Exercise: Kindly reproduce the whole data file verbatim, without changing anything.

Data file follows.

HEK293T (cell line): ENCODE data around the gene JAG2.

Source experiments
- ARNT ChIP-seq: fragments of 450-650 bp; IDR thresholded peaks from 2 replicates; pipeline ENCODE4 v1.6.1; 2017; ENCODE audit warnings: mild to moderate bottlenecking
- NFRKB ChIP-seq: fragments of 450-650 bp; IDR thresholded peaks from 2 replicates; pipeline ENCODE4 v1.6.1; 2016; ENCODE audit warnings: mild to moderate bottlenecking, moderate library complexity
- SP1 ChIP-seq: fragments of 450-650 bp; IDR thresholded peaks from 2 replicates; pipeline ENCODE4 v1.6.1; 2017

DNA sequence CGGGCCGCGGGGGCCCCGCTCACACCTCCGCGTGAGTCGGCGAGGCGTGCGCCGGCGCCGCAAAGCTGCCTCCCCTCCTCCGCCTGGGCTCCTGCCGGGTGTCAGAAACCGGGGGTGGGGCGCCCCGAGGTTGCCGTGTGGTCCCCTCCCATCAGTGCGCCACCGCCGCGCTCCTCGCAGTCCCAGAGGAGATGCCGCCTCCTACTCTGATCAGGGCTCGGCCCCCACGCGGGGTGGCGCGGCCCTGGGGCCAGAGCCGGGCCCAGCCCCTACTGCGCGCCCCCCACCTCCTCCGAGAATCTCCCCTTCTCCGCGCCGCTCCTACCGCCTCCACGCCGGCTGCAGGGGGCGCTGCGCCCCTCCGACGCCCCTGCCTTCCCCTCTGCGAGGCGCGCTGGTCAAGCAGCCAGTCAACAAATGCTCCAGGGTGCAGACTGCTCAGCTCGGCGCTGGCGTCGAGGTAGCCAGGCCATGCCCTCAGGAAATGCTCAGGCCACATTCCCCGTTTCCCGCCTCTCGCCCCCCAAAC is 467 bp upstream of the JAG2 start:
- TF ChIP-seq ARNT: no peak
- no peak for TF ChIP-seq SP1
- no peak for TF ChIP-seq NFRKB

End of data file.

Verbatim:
HEK293T (cell line): ENCODE data around the gene JAG2.

Source experiments
- ARNT ChIP-seq: fragments of 450-650 bp; IDR thresholded peaks from 2 replicates; pipeline ENCODE4 v1.6.1; 2017; ENCODE audit warnings: mild to moderate bottlenecking
- NFRKB ChIP-seq: fragments of 450-650 bp; IDR thresholded peaks from 2 replicates; pipeline ENCODE4 v1.6.1; 2016; ENCODE audit warnings: mild to moderate bottlenecking, moderate library complexity
- SP1 ChIP-seq: fragments of 450-650 bp; IDR thresholded peaks from 2 replicates; pipeline ENCODE4 v1.6.1; 2017

DNA sequence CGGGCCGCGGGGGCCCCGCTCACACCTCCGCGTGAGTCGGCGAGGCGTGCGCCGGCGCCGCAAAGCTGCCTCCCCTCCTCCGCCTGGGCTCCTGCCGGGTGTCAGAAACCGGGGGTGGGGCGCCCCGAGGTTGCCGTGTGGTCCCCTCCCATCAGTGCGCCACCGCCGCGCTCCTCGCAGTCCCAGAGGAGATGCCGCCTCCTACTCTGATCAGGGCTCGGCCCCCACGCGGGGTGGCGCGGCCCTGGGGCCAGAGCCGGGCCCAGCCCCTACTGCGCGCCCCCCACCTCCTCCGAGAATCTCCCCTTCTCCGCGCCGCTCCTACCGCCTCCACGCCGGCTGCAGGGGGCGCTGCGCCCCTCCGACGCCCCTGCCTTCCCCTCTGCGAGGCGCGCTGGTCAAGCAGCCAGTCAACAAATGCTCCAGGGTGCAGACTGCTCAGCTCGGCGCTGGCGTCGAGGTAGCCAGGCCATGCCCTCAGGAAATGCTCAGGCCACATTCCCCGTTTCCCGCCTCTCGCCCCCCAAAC is 467 bp upstream of the JAG2 start:
- TF ChIP-seq ARNT: no peak
- no peak for TF ChIP-seq SP1
- no peak for TF ChIP-seq NFRKB